Former C.E.O. sacked for sexual harassment

The Public Service Commission (P.S.C.) terminated the contract for the former C.E.O. of the Ministry of Justice and Courts Administration Papali’i John Taimalelagi on charges of sexual harassment.

This is according to the  P.S.C. analysis, a confidential document that outlined their charges and the recommended penalty for Papali’i to face. Also highlighted in the analysis document is that the removal of files was not for official business rather for personal use by the Minister, Fa'aolesa Katopau Ainu'u.

According to the four page document there are six charges: the removal of court files from the Mulinu’u Court House premises in 2016 and 2017; three counts for sexual harassment; and two counts for breaching of public finance management, pertaining to the use of government vehicles. 

“Based on the evidence gathered and Mr Afele’s (C.E.O.) response, the files were removed from the Court premises to be taken to the Ministers office on request of the Minister and were released on the authority of the C.E.O.” 

The report referred to two separate incidents: the removal of the Suafa Ainu’u court files in 2016 and the Suafa Faumuina court files outside of the Court House premises without supervision. 

“The Lands and Titles Act 1981 does not provide /allow for the removal of files out of the Court premises. It is also clear from the findings that the files request and the request by the Minister did not relate to any official matter. 

“The files requested were for the Minister’s personal matter.”

On this charge, the Commission ruled to “caution and reprimand the C.E.O". 

“In determining the penalty for this charge, the Commission of the view the C.E.O. failed to discharge his duty carefully and diligently, when he allowed the release of files outside of the court premises who the Minister had a conflict with, without following its own Ministry’s procedure of access to records.” 

The P.S.C. says this could have been avoided if the C.E.O. sought the opinion of the Chief Justice, given that he was aware that the request by the Minister was not for an official matter, stated the document. 

As reported earlier, Minister of Justice and Courts Administration Fa’aolesa Katopau Ainu’u said it is part of his job to review court files, in order to respond to questions and concerns raised by members of the public in relation to matters from the Court.

Fa’aolesa noted that “under the law, the Registrar and the President of the Land and Titles have the authority over Court files. The law does not prohibit nor does it say it is allowed, this means this specific part is specifically silent on whether it is allowed or not".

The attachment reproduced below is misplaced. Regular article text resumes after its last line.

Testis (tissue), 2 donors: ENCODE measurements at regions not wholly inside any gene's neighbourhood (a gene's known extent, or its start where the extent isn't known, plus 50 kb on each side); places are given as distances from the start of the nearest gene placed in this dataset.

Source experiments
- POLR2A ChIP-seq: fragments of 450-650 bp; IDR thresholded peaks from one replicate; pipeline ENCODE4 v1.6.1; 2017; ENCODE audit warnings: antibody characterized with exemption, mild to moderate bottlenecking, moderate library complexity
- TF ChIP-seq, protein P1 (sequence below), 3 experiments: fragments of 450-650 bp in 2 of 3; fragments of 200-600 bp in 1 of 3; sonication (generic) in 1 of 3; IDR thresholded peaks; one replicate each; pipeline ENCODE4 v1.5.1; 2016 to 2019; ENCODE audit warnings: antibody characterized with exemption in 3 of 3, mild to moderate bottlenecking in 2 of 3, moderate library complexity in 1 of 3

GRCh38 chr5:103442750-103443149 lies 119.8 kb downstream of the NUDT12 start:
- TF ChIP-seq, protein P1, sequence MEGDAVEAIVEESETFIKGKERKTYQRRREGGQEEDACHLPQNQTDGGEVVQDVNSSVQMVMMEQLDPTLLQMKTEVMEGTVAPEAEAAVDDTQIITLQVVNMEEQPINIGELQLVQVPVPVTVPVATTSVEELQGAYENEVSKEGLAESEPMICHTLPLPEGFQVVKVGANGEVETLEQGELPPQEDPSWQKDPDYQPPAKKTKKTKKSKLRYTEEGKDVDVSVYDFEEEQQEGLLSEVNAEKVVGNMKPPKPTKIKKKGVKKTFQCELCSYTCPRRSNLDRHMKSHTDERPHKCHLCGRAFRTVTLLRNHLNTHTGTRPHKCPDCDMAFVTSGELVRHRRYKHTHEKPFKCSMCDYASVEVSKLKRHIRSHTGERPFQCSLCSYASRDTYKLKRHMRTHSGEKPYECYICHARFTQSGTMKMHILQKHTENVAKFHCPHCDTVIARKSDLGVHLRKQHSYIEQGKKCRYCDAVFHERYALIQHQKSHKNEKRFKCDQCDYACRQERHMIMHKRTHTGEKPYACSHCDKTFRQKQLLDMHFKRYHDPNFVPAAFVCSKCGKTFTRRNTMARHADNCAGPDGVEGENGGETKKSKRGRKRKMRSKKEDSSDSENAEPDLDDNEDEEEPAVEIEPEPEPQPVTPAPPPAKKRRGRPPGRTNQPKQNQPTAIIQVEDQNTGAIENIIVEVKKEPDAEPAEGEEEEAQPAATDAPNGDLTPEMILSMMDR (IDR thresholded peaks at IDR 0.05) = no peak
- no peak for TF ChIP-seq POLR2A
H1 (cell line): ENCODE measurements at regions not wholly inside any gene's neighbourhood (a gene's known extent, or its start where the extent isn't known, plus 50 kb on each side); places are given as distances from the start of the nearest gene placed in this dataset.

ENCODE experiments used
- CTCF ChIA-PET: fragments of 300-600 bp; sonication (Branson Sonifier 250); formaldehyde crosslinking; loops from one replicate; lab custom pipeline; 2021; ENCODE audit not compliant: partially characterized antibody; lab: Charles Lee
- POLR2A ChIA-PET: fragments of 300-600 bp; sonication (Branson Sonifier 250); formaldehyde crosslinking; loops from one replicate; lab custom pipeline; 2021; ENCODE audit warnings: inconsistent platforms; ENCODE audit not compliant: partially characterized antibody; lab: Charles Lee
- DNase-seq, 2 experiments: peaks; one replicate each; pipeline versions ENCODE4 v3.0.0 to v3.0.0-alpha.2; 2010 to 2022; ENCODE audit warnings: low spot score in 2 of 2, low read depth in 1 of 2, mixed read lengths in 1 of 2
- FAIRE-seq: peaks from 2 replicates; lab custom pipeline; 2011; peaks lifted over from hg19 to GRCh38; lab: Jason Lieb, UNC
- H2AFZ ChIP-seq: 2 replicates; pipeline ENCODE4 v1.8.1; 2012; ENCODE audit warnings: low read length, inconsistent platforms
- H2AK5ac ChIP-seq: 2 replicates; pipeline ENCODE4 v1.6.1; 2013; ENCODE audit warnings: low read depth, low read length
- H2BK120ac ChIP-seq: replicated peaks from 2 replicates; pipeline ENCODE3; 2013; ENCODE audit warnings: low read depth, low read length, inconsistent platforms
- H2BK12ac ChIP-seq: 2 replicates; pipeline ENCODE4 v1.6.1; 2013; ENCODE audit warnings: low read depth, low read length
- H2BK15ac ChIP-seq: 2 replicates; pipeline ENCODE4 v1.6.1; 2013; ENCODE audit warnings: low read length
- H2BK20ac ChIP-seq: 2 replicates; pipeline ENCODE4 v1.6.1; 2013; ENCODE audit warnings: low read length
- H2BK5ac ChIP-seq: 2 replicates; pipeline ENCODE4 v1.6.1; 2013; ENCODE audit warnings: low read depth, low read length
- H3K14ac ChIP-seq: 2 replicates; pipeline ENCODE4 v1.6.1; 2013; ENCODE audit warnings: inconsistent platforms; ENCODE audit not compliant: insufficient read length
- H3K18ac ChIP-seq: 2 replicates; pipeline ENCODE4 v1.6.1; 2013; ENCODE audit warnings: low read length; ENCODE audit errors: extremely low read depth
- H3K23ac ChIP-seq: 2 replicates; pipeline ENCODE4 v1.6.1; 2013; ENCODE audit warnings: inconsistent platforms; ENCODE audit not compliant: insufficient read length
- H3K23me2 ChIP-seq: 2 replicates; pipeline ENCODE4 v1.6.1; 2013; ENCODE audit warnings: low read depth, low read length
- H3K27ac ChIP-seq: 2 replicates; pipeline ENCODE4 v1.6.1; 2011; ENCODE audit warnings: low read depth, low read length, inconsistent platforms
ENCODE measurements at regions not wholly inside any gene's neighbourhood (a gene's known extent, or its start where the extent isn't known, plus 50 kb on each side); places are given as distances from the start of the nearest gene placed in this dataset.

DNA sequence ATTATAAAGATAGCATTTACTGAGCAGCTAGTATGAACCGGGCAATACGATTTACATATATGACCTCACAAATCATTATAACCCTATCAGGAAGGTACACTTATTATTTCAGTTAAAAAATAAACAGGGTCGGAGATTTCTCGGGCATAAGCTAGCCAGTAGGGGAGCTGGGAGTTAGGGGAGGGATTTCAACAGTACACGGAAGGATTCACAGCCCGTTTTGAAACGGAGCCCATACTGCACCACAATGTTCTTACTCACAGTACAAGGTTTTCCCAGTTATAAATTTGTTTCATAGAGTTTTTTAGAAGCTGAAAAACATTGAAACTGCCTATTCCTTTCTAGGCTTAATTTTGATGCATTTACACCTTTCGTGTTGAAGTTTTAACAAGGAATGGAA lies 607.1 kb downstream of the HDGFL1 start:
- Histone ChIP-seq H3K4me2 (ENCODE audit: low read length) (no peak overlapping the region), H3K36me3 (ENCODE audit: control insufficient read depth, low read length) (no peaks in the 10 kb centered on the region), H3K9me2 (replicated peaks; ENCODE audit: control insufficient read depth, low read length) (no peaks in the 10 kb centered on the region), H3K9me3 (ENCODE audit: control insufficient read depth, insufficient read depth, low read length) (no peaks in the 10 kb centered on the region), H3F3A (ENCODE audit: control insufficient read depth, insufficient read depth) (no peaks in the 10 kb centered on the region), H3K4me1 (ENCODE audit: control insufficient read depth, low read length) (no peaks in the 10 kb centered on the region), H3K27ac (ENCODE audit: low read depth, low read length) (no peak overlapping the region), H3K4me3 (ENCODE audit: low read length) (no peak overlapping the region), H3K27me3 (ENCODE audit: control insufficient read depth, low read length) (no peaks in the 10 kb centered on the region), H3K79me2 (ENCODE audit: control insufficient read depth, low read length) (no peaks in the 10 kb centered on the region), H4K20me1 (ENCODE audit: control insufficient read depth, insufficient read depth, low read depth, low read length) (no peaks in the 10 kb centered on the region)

The P.S.C. document stated the C.E.O. admitted to the charges of sexual harassment; however this is contrary to the recent letter by the former C.E.O. to the P.S.C. Chairman, Aiono Mose Sua, in that he strongly denies the sexual harassment charges. 

“The Commission noted that the C.E.O. admitted to all the incidents/particulars supporting these charges but submitted that his actions were in a playful banter.” 

The document further stated: “There are three complainants over a period of three years in which the C.E.O. admitted to and clearly not disputing/denying them (except for the vulgar words which he only disputed) indicates a pattern of behavior in harassment of a sexual nature of female employees".

On the balance of probabilities the Commission found that all three charges proven, says the P.S.C. document. 

“As such the Commission has decided to recommend imposing the penalty for all three charges, terminate the employment of the C.E.O. in accordance with clause 21 (3) and (7) of the C.E.O.’s contract of employment.” 

In his letter of reconsideration to the P.S.C. Chairman, Papali'i Mose Aiono, the former C.E.O. said he "vehemently denies the sexual harassment charges." 

The last two charges pertains to his failure to comply with obligations under the public finance management of Government vehicles. 

“The C.E.O. in response admitted that he gave approval for the A.C.E.O. without following the requirements under public finance management regulations on government vehicles.” 

The Commission is of the view that the C.E.O.'s actions (i.e. using vehicles and Ministry personnel during working hours/away on official trips to run some of his personal errands) amount to misuse of his authority as a C.E.O.

“The Commission finds this charge proven by admission as such the Commission has decided to recommend impose the following penalty to caution and reprimand the C.E.O.,” for the two remaining charges, stated the P.S.C. document. 

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